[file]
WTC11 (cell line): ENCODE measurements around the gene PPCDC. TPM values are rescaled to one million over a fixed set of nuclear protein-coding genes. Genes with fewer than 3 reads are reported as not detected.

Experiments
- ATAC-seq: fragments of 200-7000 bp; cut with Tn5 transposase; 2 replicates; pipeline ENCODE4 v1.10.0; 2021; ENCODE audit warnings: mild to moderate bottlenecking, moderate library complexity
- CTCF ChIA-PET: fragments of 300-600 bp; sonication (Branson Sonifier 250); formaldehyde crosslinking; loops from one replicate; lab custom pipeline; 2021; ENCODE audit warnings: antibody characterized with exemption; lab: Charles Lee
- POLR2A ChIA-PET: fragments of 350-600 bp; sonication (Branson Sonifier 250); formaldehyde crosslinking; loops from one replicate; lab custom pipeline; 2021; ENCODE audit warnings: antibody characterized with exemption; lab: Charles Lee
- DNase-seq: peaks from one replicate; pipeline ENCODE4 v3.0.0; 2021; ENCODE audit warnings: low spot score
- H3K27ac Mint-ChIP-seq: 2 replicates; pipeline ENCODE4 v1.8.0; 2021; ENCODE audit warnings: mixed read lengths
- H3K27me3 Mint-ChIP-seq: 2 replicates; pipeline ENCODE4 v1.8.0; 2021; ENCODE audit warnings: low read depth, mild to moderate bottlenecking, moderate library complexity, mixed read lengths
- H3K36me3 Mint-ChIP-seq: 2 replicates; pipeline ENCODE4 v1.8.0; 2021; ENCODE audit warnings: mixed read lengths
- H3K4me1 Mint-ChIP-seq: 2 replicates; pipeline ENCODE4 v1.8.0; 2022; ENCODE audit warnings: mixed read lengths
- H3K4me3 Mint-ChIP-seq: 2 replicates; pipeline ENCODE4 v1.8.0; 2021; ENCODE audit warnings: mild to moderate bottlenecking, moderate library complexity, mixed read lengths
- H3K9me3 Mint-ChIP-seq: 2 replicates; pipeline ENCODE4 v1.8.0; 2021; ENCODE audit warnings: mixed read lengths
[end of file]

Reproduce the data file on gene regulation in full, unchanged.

WTC11 (cell line): ENCODE measurements around the gene PPCDC. TPM values are rescaled to one million over a fixed set of nuclear protein-coding genes. Genes with fewer than 3 reads are reported as not detected.

Experiments
- ATAC-seq: fragments of 200-7000 bp; cut with Tn5 transposase; 2 replicates; pipeline ENCODE4 v1.10.0; 2021; ENCODE audit warnings: mild to moderate bottlenecking, moderate library complexity
- CTCF ChIA-PET: fragments of 300-600 bp; sonication (Branson Sonifier 250); formaldehyde crosslinking; loops from one replicate; lab custom pipeline; 2021; ENCODE audit warnings: antibody characterized with exemption; lab: Charles Lee
- POLR2A ChIA-PET: fragments of 350-600 bp; sonication (Branson Sonifier 250); formaldehyde crosslinking; loops from one replicate; lab custom pipeline; 2021; ENCODE audit warnings: antibody characterized with exemption; lab: Charles Lee
- DNase-seq: peaks from one replicate; pipeline ENCODE4 v3.0.0; 2021; ENCODE audit warnings: low spot score
- H3K27ac Mint-ChIP-seq: 2 replicates; pipeline ENCODE4 v1.8.0; 2021; ENCODE audit warnings: mixed read lengths
- H3K27me3 Mint-ChIP-seq: 2 replicates; pipeline ENCODE4 v1.8.0; 2021; ENCODE audit warnings: low read depth, mild to moderate bottlenecking, moderate library complexity, mixed read lengths
- H3K36me3 Mint-ChIP-seq: 2 replicates; pipeline ENCODE4 v1.8.0; 2021; ENCODE audit warnings: mixed read lengths
- H3K4me1 Mint-ChIP-seq: 2 replicates; pipeline ENCODE4 v1.8.0; 2022; ENCODE audit warnings: mixed read lengths
- H3K4me3 Mint-ChIP-seq: 2 replicates; pipeline ENCODE4 v1.8.0; 2021; ENCODE audit warnings: mild to moderate bottlenecking, moderate library complexity, mixed read lengths
- H3K9me3 Mint-ChIP-seq: 2 replicates; pipeline ENCODE4 v1.8.0; 2021; ENCODE audit warnings: mixed read lengths